What is Art? Part 1: The Kitsch Movement

Author: Lea Della-Cerra (Gamma)



There are countless books and academic literature written questioning what art actually is, obviously there is no definitive answer, and it will continue to be debated. I believe a subject so vast cannot be addressed in one article; therefore, I am splitting it into parts, each addressing a different art genre, so settle down and allow me to take you on a tour through the London Underground Of Art.[1]



What Are You Looking At? – Will Gompertz



Personally, I love the debate between whether kitsch is art or mockery, I’m not arguing for either side – actually, most art debates I have an opinion for, but I decided to pick one I was unfamiliar with so I can give you an unbiased two-sided argument. Hopefully answering some of the popular questions, is Kitsch ironic, does it revel in its kitschness or is kitsch as a term now outdated? Have other forms emerged? What is relevant and how does commercialism change the work and how we view it?


The Kitsch Movement began in 1998 when Odd Nerdrum declared himself a Kitsch Painter, the problem is, the word Kitsch does not even have a clear definition, the term is often used quite ambiguously.[2] Labelling an artwork as kitsch might sound offensive and/or aggressive, as critics have suggested it is actually “bad and ugly” art, which is arguably not the case, it does not have to be neither offensive nor aggressive; nor can it always be classified as “Not Art”, a popular amateur critics’ term used for controversial works.

Fundamentally, there is no use having a word that cannot be defined, so we use art manifestos to define our genres. Consequentially, Kitsch can be defined as a low-brow style of mass-produced art or design using popular or cultural icons, according to the Oxford art dictionary, kitsch is "art, objects or design considered to be in poor taste because of excessive garishness or sentimentality, but sometimes appreciated in an ironic or knowing way". Many art critics argue that kitsch art is characterized by exaggerated sentimentality and melodrama.[3]


This is debateable but at least it is concise. The problem is our description is still not definitive – does a work have to have a cynical undertone to be Kitsch? Is Kitsch defined by medium? Does the irony have to be aesthetical or political? Is this work Kitsch?



Disgusting (2020) – GammaTheReaper [Lea Della-Cerra]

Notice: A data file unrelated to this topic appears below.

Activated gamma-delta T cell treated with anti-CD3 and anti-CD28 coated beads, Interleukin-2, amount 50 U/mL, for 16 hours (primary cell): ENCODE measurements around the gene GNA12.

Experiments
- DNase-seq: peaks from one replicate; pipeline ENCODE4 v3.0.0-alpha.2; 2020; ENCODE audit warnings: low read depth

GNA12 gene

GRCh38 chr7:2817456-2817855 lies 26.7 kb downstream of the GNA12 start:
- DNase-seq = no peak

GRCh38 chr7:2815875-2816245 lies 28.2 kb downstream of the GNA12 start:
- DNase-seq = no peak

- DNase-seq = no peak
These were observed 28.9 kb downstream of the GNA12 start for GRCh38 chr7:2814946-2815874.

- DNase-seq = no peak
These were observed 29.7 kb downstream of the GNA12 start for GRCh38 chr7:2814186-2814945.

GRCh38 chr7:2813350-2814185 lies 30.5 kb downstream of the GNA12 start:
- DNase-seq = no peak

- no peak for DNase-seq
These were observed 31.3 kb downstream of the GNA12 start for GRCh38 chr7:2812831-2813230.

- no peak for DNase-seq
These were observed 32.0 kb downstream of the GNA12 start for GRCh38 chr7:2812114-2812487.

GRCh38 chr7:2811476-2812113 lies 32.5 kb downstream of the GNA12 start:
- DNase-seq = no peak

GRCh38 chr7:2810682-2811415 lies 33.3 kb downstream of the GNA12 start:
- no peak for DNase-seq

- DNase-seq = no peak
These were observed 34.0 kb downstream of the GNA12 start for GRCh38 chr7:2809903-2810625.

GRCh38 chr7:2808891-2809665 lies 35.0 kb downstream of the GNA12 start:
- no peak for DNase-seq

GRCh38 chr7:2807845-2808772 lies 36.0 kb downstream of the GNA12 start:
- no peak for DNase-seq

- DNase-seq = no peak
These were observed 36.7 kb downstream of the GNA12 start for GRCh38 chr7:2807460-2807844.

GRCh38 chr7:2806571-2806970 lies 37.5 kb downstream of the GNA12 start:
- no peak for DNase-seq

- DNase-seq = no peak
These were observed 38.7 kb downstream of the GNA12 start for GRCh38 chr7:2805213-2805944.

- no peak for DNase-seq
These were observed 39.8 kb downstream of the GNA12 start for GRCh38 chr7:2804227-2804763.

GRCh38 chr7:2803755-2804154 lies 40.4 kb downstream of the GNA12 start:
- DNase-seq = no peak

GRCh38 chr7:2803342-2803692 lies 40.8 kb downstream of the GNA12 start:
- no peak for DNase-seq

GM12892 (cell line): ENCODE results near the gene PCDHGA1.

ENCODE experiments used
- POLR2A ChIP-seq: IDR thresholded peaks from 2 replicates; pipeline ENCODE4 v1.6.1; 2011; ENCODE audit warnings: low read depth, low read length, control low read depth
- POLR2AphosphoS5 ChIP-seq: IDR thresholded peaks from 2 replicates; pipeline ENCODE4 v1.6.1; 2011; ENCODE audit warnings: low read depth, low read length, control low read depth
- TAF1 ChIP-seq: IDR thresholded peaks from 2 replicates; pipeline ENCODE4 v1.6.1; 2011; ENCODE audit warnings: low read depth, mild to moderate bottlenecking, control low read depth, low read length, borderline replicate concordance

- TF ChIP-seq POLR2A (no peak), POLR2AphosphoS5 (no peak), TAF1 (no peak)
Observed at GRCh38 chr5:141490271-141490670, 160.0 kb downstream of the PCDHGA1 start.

Is something that is ugly without underlying meaning Kitsch? Surely the underlying meaning is what makes an object into an artwork? Knowing what something is defined as evidently is not the same as knowing what something is. This is what I like to call a ‘contextual description’.


Our Contextual Description for the topic at hand I sourced from Walter Benjamin. According to this famous cultural critic and philosopher, "kitsch is, unlike art, a utilitarian object lacking all critical distance between object and observer; it offers instantaneous emotional gratification without intellectual effort, without the requirement of distance, without sublimation".


What does that actually mean to a non-artist? Plainly put, it means Kitsch is not art. It is the substitute for dumb people. Insulting, right? Not really. Mr. Benjamin was writing in the 1890’s, a time where art was part of the behaviour and lifestyle of people with the highest levels of wealth and social status. It included their related affiliations, social events, and practices. Otherwise phrased, art was hierarchical, and it belonged to the elite. As Clement Greenberg famously said: “Art is tied to money by an umbilical cord of gold”[5]. This opinion, of course, changed over time, but according to independent arts journalism, “Education, Not Wealth or Class, Matters Most When It Comes to Making Art” – apparently, Kitsch is something you can appreciate without education, which evidently offends the educated into deeming it ‘not art’. However, ‘instantaneous emotional gratification’ indicates that perhaps kitsch holds the same purpose as art?